A Conservative MP and his entourage have been attacked at Sussex University by protesters angry about the illegalisation of squatting.
Mike Weatherley, who represents Hove in East Sussex, was about to give a talk in Falmer, just outside Brighton, about the new laws he helped to introduce when he was targeted by what he called “a group of pro-squatter thugs”.
“As soon as I walked in to the lecture theatre someone attempted to punch me. The event was immediately abandoned, but as we tried to leave, rocks were hurled, and two female members of my staff were injured. My staff and I were barricaded into a room, until the police arrived.” He was then taken to safety by officers in a van.
The protesters, believed to have numbered around 50, were not thought to be students from the university according to a statement it issued last night. “We are appalled to hear that Mike Weatherley was prevented from speaking on campus by a group of protestors – not our students,” a spokesperson said.
Squatters can now be arrested by police immediately following complaints from local councils, following the introduction of new laws on 1 September. Previously they were able to resist eviction or detention through an often long and drawn out process of civil action.
The MP said that one of his staff had her arm crushed in a door while another was hit on her neck by a stone.
“It’s absolutely outrageous that a peaceful event such as this should be hijacked by a group of violent thugs,” said Mr Weatherley. “The squatters have regularly attempted to stop free speech from taking place for the precise reason that they cannot justify their criminal behaviour. I have made a statement to Sussex Police, and to Sussex University Security, about the most violent members of the mob. Once the trouble started, both police and security did their jobs incredibly well. I am grateful to them.”
Protesters disputed that rocks were thrown at Mr Weatherby. A statement issued by the Squatters Network of Brighton, which called the demonstration “an amazing day out”, said: “His security and aides struggled to protect him as he fled, chased by a mob throwing eggs, tomatoes and other things. With no cops in sight, people were really showing their anger.”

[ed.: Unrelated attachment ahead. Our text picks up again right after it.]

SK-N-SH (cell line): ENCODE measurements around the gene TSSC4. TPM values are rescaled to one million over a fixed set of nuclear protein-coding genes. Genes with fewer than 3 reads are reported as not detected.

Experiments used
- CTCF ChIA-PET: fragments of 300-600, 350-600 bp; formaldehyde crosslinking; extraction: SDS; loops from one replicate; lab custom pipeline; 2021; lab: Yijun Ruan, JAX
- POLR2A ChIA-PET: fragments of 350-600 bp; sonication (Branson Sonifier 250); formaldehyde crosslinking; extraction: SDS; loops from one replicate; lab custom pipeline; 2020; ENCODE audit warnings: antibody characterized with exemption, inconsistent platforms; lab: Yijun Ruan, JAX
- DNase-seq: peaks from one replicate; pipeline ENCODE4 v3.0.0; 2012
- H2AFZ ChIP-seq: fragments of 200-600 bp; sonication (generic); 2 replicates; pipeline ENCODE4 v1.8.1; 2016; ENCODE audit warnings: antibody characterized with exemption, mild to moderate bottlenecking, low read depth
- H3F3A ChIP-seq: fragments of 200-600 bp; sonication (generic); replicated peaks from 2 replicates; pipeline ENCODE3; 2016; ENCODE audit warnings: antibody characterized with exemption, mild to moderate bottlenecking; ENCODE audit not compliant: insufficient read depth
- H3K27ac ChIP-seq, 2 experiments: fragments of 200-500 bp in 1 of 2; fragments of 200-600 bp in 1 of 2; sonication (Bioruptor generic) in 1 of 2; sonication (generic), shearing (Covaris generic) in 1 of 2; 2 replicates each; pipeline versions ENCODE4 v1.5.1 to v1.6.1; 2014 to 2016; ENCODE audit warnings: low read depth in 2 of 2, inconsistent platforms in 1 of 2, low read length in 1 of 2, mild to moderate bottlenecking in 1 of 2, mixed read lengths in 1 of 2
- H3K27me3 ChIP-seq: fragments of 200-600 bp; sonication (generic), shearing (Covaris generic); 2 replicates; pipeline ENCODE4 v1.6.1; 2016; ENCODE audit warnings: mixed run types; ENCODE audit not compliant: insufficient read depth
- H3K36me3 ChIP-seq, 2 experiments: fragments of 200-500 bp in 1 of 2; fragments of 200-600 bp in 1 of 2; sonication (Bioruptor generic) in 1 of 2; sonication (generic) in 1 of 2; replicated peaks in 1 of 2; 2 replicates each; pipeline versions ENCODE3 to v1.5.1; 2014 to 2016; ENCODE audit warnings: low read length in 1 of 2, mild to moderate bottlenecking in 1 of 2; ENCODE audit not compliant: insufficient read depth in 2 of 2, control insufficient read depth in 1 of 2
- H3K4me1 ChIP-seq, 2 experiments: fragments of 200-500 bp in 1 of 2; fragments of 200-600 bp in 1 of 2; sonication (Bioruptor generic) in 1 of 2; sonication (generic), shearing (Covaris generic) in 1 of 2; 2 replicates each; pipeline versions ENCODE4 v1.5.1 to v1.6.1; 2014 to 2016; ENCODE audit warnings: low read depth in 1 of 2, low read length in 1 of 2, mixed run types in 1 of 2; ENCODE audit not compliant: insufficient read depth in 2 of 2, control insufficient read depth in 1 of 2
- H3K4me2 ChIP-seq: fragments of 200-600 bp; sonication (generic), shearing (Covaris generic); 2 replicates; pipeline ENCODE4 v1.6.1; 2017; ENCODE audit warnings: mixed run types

It admitted, however, that some of the violent chants against Mr Weatherby included: “Mike Weatherley’s getting lynched” and “One Solution, execution”.
Mr Weatherley told The Independent: “If there are any students involved I expect the institution to take the utmost action and expel them, and I expect the police to track down those responsible and hold them to account, if they possibly can.
“A lot of my staff saw the rocks being thrown, one hit my back and I can tell you it was not a vegetable. Maybe it was a very hard turnip but it wasn’t a tomato. I had tomatoes thrown at me as well but the one that hit me on the back was far harder. I think people were picking up whatever they could find and throwing it.”
He added that he was barricaded inside room for 45 minutes, while some of his nine staff had to remain inside for up to two hours, and that some of the group were “climbing on the roof to get access, it was extremely intimidating”.
“Some of my staff are quite young and they were extremely shaken up. It’s disgraceful. There is no chance of me returning to Sussex University until they have in place some very stringent measures to make sure this never happens again. Why weren’t they checking IDs when they were coming on to campus? Why didn’t they call security to move on the people who weren’t students? The university have a lot to answer for here. I can’t see many MPs wanting to go there after this, it’s ridiculous.”
Later, the University of Sussex said it was "appalled" by the incident and said it had “deep regret” for the distress caused to Mr Weatherley.
"We believe that the violent disruption was led by activist protesters from outside of the university, not by our students,” it said in a statement. “We had appropriate security measures in place to protect our students and visitors as a matter of contingency, and we were able to put those into effect in this case.
"We are giving help and support to the police over the incident, and if there is any evidence of violent actions by our students we would of course provide that to them.”Reuse content